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it’s a Wrap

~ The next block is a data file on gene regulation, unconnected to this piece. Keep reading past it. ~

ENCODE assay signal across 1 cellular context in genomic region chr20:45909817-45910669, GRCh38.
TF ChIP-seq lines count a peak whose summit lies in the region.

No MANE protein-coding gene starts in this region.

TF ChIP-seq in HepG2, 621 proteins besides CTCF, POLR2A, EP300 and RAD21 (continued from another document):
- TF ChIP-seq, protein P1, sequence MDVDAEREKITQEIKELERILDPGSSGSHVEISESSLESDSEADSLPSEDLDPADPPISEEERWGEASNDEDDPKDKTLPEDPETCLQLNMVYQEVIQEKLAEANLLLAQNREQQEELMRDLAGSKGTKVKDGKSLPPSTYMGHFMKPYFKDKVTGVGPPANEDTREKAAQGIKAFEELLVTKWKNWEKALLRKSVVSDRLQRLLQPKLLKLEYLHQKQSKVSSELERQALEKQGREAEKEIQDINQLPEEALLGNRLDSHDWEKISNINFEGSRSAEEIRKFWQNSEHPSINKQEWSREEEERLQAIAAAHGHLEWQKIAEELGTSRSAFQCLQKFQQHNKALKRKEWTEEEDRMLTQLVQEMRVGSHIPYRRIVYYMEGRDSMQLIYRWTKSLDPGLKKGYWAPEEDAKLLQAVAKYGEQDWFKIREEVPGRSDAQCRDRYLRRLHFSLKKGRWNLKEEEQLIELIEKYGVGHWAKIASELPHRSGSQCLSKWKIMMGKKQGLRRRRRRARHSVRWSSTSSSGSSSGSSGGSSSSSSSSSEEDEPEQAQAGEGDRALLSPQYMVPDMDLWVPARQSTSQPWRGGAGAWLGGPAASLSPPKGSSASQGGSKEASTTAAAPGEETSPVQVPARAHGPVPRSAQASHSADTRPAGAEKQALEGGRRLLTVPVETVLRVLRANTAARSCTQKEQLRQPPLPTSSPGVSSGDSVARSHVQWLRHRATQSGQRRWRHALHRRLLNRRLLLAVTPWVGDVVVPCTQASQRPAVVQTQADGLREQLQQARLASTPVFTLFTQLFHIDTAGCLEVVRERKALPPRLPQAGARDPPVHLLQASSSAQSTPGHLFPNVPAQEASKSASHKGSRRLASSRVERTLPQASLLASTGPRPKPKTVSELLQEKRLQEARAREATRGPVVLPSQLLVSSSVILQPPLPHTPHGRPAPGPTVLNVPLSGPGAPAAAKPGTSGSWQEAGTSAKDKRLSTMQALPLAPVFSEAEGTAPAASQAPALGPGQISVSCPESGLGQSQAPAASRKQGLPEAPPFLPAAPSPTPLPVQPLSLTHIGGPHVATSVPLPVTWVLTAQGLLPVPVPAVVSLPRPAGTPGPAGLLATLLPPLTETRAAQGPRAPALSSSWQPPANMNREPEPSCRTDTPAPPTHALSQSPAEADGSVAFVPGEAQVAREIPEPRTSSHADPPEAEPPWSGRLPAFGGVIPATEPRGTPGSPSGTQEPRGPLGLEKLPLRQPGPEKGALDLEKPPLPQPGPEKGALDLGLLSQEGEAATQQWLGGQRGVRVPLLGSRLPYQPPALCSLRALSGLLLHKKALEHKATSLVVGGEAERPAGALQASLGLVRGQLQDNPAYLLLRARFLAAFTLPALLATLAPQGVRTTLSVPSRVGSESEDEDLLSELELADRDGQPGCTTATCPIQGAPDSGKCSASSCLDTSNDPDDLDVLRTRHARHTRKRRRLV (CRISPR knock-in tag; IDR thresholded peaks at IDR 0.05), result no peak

Ellen Rosenblum installed as new president of Jewish Family Service of Tidewater to the people. It is the only liturgical formula that is preserved in the canon of ith a theme of “Honoring Our Past, Torah: May God bless you Envisioning Our Future,” Jewish and keep you. May God’s Family Service of Tidewater (JFS) held its face shine upon you and be 64th Biennial Meeting on June 17. At the gracious to you. May God meeting, JFS installed Ellen Rosenblum lift up God’s face to you and as the president for 2019–2021, thanked grant you peace.” She conJeff Cooper for serving as president 2016– tinued, “We spend much of 2019, installed new board and executive our lives looking for these committee members, and presented sevthings. Blessing and proteceral recognition awards. tion—they are the essentials. The meeting began with an invocation Food, shelter, clothing, medby Cantor Jennifer Reuben of Ohef Sholom icine. These are a central part Temple. Reuben said, “One of the most Jeff Cooper, JFS immediate past president; Kelly Burroughs, JFS CEO; Ellen Rosenblum, JFS president, 2019-2021; of this organization’s mis- Scott Rosenblum; and Lawrence Steingold, JFS past president. extraordinary passages in our Torah is sion. Without them, we lack the one in which God teaches Aaron and the ability to strive for life’s the priests the words for offering blessing challenging environment,” he said. “In young people learn about the needs of the deeper meaning, and so JFS strives to such an environment, our organization community and the decisions involved ensure that those needs are met within our has to look at itself carefully, and to our in the grant making process. Sponsored community and beyond.” credit I think JFS has been doing a good by the Tidewater Jewish Foundation, the Zach Sissel and Danial Watts of the job to respond to this year’s challenges.” Emerging Philanthropists had a total of Emerging Philanthropists Council preAs Cooper wrapped up his remarks, he $1,000 to designate to programs in supsented JFS with a check for $500. These thanked his family and the board for their port of Jewish organizations. funds will be used to purchase 50 $10 gift support and service during his tenure Jeff Cooper, 2016-2019 board presicards for perishable food items for people the past three years. He concluded his dent, updated the audience on the state accessing the JFS food pantries. Drawing remarks with a special message to Ellen of affairs at JFS. In his overview, Cooper from Maimonides’ Ladder of tzedakah Rosenblum, the new board president, shared indicators of organizational health and Maslow’s Hierarchy of Needs, they said “I wish you tremendous success as you in relation to the vitality of the organiit was important for them that people assume the presidency here at JFS…I zation: how well the agency achieves have access to perishable items such as know you will do an amazing job in workits mission, how well an organization fresh milk. The Emerging Philanthropist Cantor Jennifer Reuben of Ohef Sholom Temple ing with everyone on behalf of JFS.” engages its team, and how well it balances Council is a program designed to help delivered the invocation. Kelly Burroughs, JFS chief executive its mission to margin. “JFS operates in a officer, continued highlighting several of JFS’ programs, and encouraging people to learn more by visiting its new website. “The complexities of what we do every day cannot be fully explained in such a brief time,” she said. “But I encourage you to get involved! JFS loves its volunteers who provide nearly 7,000 hours of volunteer service every year.” As Burroughs highlighted each of the programs, she remarked that each of the leadership teams’ combined service with the agency represents over 100 years of knowledge, and thanked them for their dedication to serving the Tidewater Jewish community. Scott Kaplan, president/CEO of Tidewater Jewish Foundation Danial Watts and Zach Sissel of the Emerging Philanthropists Council Debbie Mayer, JFS clinical director, with Lisa Delevie, JFS board member and Mark Delevie. Amy Cobb